Banksia ser. Abietinae

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Banksia ser. Abietinae
Banksia pulchella3 KPBG email.jpg
B. pulchella (Teasel Banksia), a species in B. ser. Abietinae.
Scientific classification
Kingdom: Plantae
(unranked): Angiosperms
(unranked): Eudicots
Order: Proteales
Family: Proteaceae
Genus: Banksia
Series: B. ser. Abietinae
Meisn.

Banksia ser. Abietinae is a valid botanic name for a series of Banksia. First published by Carl Meissner in 1856, the name has had three circumscriptions.

According to Meissner[edit]

B. ser. Abietinae was first published in 1856, in Carl Meissner's chapter on the Proteaceae in A. P. de Candolle's Prodromus systematis naturalis regni vegetabilis. It was one of four series into which the subgenus Eubanksia was divided. These four series were defined in terms of leaf characters, with series Abietinae containing the species with entire or shortly denticulate leaves with revolute margins.[1] In hindsight, it was the most homogeneous of the four series, as it contained only (but not all) species with hooked styles. The other three series were highly heterogeneous in comparison.[2] The placement and circumscription of B. ser. Abietinae in Meissner's arrangement may be summarised as follows:[1]

Banksia
B. sect. Eubanksia
B. ser. Abietinæ
B. pulchella
B. Meisneri
B. sphærocarpa
B. sphaerocarpa var. glabrescens (now B. incana)
B. pinifolia (now B. leptophylla)
B. nutans
B. ericifolia
B. spinulosa
B. tricuspis
B. ser. Salicinæ (23 species, 8 varieties)
B. ser. Quercinæ (18 species, 2 varieties)
B. ser. Dryandroideæ (8 species)
B. sect.Isostylis (1 species)

Meissner's arrangement was current until 1870, when George Bentham published his arrangement, discarding all four of Meissner's series.[3]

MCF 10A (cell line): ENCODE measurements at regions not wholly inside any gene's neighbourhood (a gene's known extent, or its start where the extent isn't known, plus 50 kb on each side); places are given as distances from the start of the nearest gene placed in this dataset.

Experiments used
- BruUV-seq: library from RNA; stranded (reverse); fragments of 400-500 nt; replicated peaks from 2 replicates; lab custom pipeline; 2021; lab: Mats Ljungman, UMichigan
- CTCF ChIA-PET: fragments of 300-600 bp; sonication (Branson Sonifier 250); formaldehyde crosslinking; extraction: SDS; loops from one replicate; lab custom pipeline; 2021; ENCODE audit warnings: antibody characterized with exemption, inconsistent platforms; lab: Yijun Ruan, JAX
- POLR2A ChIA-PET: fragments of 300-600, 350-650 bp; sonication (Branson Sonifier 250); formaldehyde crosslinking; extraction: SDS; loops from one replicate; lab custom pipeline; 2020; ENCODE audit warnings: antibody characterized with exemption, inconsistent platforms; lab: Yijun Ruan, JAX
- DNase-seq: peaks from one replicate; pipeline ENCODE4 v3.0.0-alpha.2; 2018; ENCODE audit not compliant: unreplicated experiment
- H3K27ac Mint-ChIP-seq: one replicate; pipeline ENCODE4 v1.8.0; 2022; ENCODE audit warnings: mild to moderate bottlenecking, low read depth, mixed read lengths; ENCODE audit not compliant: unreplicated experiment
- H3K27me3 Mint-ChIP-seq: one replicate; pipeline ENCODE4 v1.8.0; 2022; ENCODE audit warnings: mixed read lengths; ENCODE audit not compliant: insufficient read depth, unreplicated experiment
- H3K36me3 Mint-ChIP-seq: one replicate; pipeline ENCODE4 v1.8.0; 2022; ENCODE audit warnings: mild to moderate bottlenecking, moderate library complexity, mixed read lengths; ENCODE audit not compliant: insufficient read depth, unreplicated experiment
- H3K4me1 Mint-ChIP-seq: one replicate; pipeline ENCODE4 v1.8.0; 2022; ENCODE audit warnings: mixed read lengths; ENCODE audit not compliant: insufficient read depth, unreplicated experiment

According to George[edit]

In 1981, Alex George published a thorough revision of Banksia in his classic monograph The genus Banksia L.f. (Proteaceae). He reinstated B. ser. Abietinae, placing it within B. sect. Oncostylis, and defining it as containing only those species with entire, linear leaves with revolute margins, and having roughly spherical inflorescences. Thus three species with elongate cylindrical inflorescences were moved into separate series.[2]

The placement and circumscription of B. ser. Abietinae in George's taxonomic arrangement of Banksia may be summarised as follows:[4]

Banksia
B. subg. Banksia
B. sect. Banksia (9 series, 50 species, 9 subspecies, 3 varieties)
B. sect. Coccinea (1 species)
B. sect. Oncostylis
B. ser. Spicigerae (7 species, 2 subspecies, 4 varieties)
B. ser. Tricuspidae (1 species)
B. ser. Dryandroideae (1 species)
B. ser. Abietinae
B. sphaerocarpa
B. s.  var. sphaerocarpa
B. s.  var. caesia
B. s.  var. dolichostyla
B. micrantha
B. grossa
B. telmatiaea
B. leptophylla
B. l. var. leptophylla
B. l. var. melletica
B. lanata
B. scabrella
B. violacea
B. incana
B. laricina
B. pulchella
B. meisneri
B. m. subsp. meisneri
B. m. subsp. ascendens
B. nutans
B. n. var. nutans
B. n. var. cernuella
B. subg. Isostylis (3 species)

According to Thiele and Ladiges[edit]

In 1996, Kevin Thiele and Pauline Ladiges undertook a cladistic analysis of morphological characters of Banksia, which yielded a phylogeny somewhat at odds with George's taxonomic arrangement. Their cladogram included a clade consisting of the members of B. ser. Abietinae sensu George, and also B. tricuspis (Lesueur Banksia):





B. nutans var. nutans



B. nutans var. cernuella





B. violacea





B. laricina




B. incana



B. tricuspis






B. pulchella




B. meisneri var. meisneri



B. meisneri var. ascendens










B. grossa




B. dolichostyla (now B. sphaerocarpa var. dolichostyla)




B. micrantha




B. sphaerocarpa var. sphaerocarpa



B. sphaerocarpa var. caesia








B. telmatiaea




B. scabrella




B. leptophylla var. melletica




B. leptophylla var. leptophylla



B. lanata








Thiele and Ladiges therefore retained George's B. ser. Abietinae largely intact, but transferred Banksia tricuspis (Lesueur Banksia) back into it. They then further divided it into four subseries, in accordance with the resolution of clades in their analysis. The placement and circumscription of B. ser. Abietinae in Thiele and Ladiges' arrangement may be summarised as follows:[5]

Banksia
B. subg. Isostylis (3 species)
B. elegans (incertae sedis)
B. subg. Banksia
B. ser. Tetragonae (4 species)